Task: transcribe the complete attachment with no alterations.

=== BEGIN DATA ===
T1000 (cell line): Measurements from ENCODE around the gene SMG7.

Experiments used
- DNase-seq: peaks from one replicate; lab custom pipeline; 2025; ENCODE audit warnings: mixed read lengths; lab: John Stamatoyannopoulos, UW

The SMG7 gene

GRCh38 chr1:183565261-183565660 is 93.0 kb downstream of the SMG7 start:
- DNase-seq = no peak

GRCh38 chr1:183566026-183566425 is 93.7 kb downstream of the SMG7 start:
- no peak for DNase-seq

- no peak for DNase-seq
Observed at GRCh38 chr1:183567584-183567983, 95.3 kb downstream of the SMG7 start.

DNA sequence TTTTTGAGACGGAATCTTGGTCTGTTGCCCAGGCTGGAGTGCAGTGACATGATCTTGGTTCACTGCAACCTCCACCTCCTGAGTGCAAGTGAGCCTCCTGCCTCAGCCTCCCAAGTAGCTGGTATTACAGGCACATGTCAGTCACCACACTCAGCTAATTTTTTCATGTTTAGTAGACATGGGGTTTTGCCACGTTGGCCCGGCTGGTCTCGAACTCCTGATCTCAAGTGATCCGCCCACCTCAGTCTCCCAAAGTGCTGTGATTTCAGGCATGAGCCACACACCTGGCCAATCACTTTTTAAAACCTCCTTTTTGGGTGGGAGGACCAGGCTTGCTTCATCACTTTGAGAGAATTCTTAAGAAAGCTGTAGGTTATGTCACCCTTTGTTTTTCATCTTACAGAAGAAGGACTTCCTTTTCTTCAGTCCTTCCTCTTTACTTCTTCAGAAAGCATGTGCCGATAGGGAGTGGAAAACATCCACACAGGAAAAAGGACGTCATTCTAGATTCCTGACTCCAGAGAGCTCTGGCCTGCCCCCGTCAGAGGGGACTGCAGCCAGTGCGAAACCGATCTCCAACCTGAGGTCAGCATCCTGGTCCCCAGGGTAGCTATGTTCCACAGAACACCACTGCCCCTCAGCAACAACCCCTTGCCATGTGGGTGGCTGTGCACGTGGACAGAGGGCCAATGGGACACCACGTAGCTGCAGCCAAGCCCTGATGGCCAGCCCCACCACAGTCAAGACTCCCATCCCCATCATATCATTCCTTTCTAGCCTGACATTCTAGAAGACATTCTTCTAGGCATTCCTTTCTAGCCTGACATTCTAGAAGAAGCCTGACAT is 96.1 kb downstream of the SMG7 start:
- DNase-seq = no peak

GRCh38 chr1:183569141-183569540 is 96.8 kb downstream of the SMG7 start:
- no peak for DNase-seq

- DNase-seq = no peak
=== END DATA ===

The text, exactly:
T1000 (cell line): Measurements from ENCODE around the gene SMG7.

Experiments used
- DNase-seq: peaks from one replicate; lab custom pipeline; 2025; ENCODE audit warnings: mixed read lengths; lab: John Stamatoyannopoulos, UW

The SMG7 gene

GRCh38 chr1:183565261-183565660 is 93.0 kb downstream of the SMG7 start:
- DNase-seq = no peak

GRCh38 chr1:183566026-183566425 is 93.7 kb downstream of the SMG7 start:
- no peak for DNase-seq

- no peak for DNase-seq
Observed at GRCh38 chr1:183567584-183567983, 95.3 kb downstream of the SMG7 start.

DNA sequence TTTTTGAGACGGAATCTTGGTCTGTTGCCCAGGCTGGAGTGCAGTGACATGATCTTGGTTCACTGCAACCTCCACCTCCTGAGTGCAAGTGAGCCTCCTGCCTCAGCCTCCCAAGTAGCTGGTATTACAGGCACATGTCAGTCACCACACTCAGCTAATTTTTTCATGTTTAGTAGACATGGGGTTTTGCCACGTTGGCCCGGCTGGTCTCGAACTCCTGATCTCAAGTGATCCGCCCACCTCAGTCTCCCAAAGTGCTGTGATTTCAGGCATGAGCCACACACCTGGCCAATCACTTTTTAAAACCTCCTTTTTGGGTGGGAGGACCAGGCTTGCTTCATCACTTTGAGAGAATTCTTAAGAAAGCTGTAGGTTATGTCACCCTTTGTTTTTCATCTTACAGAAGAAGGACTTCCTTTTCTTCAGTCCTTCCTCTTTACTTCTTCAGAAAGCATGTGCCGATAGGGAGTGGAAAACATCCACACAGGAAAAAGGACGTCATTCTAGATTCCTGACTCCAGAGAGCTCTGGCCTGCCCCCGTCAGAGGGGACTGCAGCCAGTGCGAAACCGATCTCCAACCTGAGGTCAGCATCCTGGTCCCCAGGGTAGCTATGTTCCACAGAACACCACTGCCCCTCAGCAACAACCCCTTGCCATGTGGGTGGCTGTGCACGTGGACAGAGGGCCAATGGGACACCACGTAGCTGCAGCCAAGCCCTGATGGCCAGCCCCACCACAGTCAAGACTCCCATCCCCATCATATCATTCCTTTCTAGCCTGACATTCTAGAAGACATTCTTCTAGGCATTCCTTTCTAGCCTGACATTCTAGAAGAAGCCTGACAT is 96.1 kb downstream of the SMG7 start:
- DNase-seq = no peak

GRCh38 chr1:183569141-183569540 is 96.8 kb downstream of the SMG7 start:
- no peak for DNase-seq

- DNase-seq = no peak